By a vote of 216 to 208—and without any Democratic votes—the House of Representatives approved a stripped down version of the Farm Bill Thursday. The legislation eliminated all of the funding and programs for food and nutrition, such as school lunches, daycare food subsidies, and the Supplemental Nutrition Assistance Program that provides food for the indigent and infirm.
The House leadership said food aid programs, which their conservative members want substantially cut, would be addressed at another time. However, the House plans to meet with the Senate to work out differences between the House agriculture policy and the Senate Farm and Food bill as soon as possible.
When the House recessed yesterday there were only 12 legislative days left before the August Recess, and only 21 total legislative days left before the September 30 expiration of current farm and food policy. The challenge will be for House and Senate conference committee to merge their two differing plans into something that will pass both Houses.
"Today was an important step toward enacting a five-year farm bill this year that gives our farmers and ranchers certainty, provides regulatory relief to small businesses across the country, significantly reduces spending, and makes common-sense, market-oriented reforms to agricultural policy. I look forward to continuing conversations with my House colleagues and starting conversations with my Senate colleagues on a path forward that ultimately gets a farm bill to the President's desk in the coming months," said Chairman Frank Lucas.
The legislation which passed the House, H.R. 2642 has 608 pages and does not contain any food and nutrition programs, and also removes 1938 and 1949 permanent agricultural laws as the basis for farm programs. Those supply management programs, which offered parity prices to farmers should a new Farm Bill not be approved, were typically pre-empted when new legislation is passed.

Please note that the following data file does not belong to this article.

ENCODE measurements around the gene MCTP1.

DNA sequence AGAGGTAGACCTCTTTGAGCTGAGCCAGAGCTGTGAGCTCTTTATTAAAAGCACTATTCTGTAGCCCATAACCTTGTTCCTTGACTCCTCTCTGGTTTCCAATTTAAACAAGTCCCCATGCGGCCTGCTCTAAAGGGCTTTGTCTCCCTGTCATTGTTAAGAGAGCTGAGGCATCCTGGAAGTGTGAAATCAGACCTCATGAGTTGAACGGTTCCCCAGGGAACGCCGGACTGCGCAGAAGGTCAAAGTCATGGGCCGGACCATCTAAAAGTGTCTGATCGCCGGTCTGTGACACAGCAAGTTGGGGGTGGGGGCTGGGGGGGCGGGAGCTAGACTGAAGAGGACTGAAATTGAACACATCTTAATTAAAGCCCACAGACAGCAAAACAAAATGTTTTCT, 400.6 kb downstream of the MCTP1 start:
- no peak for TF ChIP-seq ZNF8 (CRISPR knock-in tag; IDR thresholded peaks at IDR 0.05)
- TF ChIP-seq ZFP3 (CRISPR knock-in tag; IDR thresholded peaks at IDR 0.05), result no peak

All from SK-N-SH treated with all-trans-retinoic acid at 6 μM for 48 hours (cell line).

The legislation would be matched with the Senate’s Farm Bill for a conference committee to work out the differences. However, Senate Agriculture Chair Debbie Stabenow said the partial Farm Bill was “extremely flawed,” “not a real Farm Bill,” and “an insult to rural America.” However, she said she will go to the conference committee meeting with the bi-partisan bill approved in the Senate. Retiring Senator Tom Harkin of Iowa said, “The House-passed farm bill, without nutrition title, will only make it easier for tea party to get rid of support for farmers over time.”
The House action that approved farm legislation with the bare minimum majority did not include votes from 12 Republican members who wanted more cuts in farm programs, and were part of 62 Republicans who voted against the legislation in June during a failed attempt to pass it. Earlier, the House leadership determined that 218 votes would not be needed because of several absences of House members Thursday. There were no Democrats who voted for the bill because of the total elimination of food and nutrition programs. Prior to the vote, many Democrats expressed concerns about the absence of funding, and said it would hurt rural Americans who benefit from food stamps, just as do urban residents.
Initially, Congressman Frank Lucas, chair of the House Agriculture Committee was opposed to the strategy of the Republican House leadership, but relented, indicating there would be little chance of anything else passing the House. Farm organizations had been quite supportive of the nutrition programs being included, and the American Farm Bureau remained opposed to the Republican leadership strategy, as did the National Farmers Union. However, the National Corn Growers at the last minute agreed to support the change. NCGA Chairman of the Board Garry Niemeyer said his group saw it as the only way to get new farm legislation, but expressed concerns about the way the stripped down bill was presented to the House just before the vote was taken.
Source: FarmGate blog